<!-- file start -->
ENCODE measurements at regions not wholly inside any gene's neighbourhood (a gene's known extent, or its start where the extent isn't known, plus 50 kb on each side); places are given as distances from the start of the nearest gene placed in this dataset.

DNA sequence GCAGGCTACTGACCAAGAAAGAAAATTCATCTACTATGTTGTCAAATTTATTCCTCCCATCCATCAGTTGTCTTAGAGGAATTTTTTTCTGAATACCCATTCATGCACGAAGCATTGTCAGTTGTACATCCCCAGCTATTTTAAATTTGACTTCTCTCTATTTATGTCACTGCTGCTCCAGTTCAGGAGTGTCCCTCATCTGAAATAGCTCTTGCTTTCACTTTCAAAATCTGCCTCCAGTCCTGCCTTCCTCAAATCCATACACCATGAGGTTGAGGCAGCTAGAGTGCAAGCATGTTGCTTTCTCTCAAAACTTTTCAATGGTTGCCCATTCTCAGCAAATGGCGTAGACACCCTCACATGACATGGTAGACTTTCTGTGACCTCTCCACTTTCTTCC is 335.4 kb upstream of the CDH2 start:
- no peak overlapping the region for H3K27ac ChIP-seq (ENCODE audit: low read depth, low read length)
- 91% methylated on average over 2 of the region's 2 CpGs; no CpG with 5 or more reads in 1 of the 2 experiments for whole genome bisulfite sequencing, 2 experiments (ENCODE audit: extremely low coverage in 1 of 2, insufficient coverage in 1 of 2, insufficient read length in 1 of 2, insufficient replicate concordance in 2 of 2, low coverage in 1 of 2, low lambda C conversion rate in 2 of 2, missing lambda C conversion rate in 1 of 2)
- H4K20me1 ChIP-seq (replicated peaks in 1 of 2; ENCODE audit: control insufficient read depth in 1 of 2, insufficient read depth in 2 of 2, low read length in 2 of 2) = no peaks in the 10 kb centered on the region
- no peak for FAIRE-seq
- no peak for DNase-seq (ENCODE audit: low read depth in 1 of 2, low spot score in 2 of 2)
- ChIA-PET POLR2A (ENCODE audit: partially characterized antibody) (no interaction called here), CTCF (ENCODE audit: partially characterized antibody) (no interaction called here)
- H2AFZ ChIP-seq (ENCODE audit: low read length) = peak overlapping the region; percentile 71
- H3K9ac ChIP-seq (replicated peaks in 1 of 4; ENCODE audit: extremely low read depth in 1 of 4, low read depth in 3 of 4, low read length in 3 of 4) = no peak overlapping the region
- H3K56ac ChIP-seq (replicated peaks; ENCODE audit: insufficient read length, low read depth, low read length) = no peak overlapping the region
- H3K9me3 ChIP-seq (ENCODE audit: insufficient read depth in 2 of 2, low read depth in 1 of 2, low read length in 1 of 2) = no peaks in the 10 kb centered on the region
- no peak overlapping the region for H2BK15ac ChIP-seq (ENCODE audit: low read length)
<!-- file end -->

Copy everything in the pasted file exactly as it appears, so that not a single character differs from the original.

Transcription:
ENCODE measurements at regions not wholly inside any gene's neighbourhood (a gene's known extent, or its start where the extent isn't known, plus 50 kb on each side); places are given as distances from the start of the nearest gene placed in this dataset.

DNA sequence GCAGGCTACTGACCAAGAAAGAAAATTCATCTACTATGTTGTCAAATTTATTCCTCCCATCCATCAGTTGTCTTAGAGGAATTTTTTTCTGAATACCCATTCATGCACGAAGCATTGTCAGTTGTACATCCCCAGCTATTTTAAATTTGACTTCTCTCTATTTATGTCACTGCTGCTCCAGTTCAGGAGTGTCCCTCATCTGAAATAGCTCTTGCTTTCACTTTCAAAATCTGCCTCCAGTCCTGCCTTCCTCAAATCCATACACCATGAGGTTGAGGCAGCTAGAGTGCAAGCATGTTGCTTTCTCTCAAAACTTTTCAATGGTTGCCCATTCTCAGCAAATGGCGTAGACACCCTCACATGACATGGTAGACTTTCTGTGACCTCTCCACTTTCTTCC is 335.4 kb upstream of the CDH2 start:
- no peak overlapping the region for H3K27ac ChIP-seq (ENCODE audit: low read depth, low read length)
- 91% methylated on average over 2 of the region's 2 CpGs; no CpG with 5 or more reads in 1 of the 2 experiments for whole genome bisulfite sequencing, 2 experiments (ENCODE audit: extremely low coverage in 1 of 2, insufficient coverage in 1 of 2, insufficient read length in 1 of 2, insufficient replicate concordance in 2 of 2, low coverage in 1 of 2, low lambda C conversion rate in 2 of 2, missing lambda C conversion rate in 1 of 2)
- H4K20me1 ChIP-seq (replicated peaks in 1 of 2; ENCODE audit: control insufficient read depth in 1 of 2, insufficient read depth in 2 of 2, low read length in 2 of 2) = no peaks in the 10 kb centered on the region
- no peak for FAIRE-seq
- no peak for DNase-seq (ENCODE audit: low read depth in 1 of 2, low spot score in 2 of 2)
- ChIA-PET POLR2A (ENCODE audit: partially characterized antibody) (no interaction called here), CTCF (ENCODE audit: partially characterized antibody) (no interaction called here)
- H2AFZ ChIP-seq (ENCODE audit: low read length) = peak overlapping the region; percentile 71
- H3K9ac ChIP-seq (replicated peaks in 1 of 4; ENCODE audit: extremely low read depth in 1 of 4, low read depth in 3 of 4, low read length in 3 of 4) = no peak overlapping the region
- H3K56ac ChIP-seq (replicated peaks; ENCODE audit: insufficient read length, low read depth, low read length) = no peak overlapping the region
- H3K9me3 ChIP-seq (ENCODE audit: insufficient read depth in 2 of 2, low read depth in 1 of 2, low read length in 1 of 2) = no peaks in the 10 kb centered on the region
- no peak overlapping the region for H2BK15ac ChIP-seq (ENCODE audit: low read length)